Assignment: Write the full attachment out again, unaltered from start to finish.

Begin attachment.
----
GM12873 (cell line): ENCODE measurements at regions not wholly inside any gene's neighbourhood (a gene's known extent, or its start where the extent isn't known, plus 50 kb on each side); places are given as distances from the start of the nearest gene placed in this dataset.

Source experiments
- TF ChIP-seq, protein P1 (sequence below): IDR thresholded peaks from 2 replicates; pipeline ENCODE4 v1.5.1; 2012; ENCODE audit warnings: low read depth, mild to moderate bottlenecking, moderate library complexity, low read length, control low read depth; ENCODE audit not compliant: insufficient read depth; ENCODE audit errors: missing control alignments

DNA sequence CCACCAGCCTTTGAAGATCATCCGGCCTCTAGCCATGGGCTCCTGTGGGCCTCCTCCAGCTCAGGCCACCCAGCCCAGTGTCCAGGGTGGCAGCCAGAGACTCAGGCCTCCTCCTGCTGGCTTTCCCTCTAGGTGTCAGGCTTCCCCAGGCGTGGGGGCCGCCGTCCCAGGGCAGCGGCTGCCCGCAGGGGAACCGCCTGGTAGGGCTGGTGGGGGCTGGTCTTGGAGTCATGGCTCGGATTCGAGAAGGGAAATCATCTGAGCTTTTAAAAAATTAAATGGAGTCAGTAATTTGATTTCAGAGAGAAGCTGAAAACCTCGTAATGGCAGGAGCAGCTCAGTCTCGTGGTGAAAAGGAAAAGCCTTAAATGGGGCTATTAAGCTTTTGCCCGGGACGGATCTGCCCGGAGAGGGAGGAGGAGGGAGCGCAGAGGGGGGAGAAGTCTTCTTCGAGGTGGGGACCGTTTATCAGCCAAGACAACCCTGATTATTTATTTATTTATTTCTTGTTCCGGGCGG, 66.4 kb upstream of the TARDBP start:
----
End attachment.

GM12873 (cell line): ENCODE measurements at regions not wholly inside any gene's neighbourhood (a gene's known extent, or its start where the extent isn't known, plus 50 kb on each side); places are given as distances from the start of the nearest gene placed in this dataset.

Source experiments
- TF ChIP-seq, protein P1 (sequence below): IDR thresholded peaks from 2 replicates; pipeline ENCODE4 v1.5.1; 2012; ENCODE audit warnings: low read depth, mild to moderate bottlenecking, moderate library complexity, low read length, control low read depth; ENCODE audit not compliant: insufficient read depth; ENCODE audit errors: missing control alignments

DNA sequence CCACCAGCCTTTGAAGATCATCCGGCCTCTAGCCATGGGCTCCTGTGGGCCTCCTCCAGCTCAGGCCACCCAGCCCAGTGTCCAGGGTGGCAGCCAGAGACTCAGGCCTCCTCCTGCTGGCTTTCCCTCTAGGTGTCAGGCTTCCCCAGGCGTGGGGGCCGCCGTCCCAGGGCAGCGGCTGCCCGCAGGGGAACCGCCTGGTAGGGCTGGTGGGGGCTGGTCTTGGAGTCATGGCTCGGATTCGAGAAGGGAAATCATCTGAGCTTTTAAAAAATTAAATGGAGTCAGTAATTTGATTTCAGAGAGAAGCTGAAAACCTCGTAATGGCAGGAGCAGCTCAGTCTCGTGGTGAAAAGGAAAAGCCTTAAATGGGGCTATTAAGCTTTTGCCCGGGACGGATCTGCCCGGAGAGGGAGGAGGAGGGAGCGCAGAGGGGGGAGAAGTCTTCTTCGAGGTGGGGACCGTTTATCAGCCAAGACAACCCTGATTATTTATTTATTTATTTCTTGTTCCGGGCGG, 66.4 kb upstream of the TARDBP start: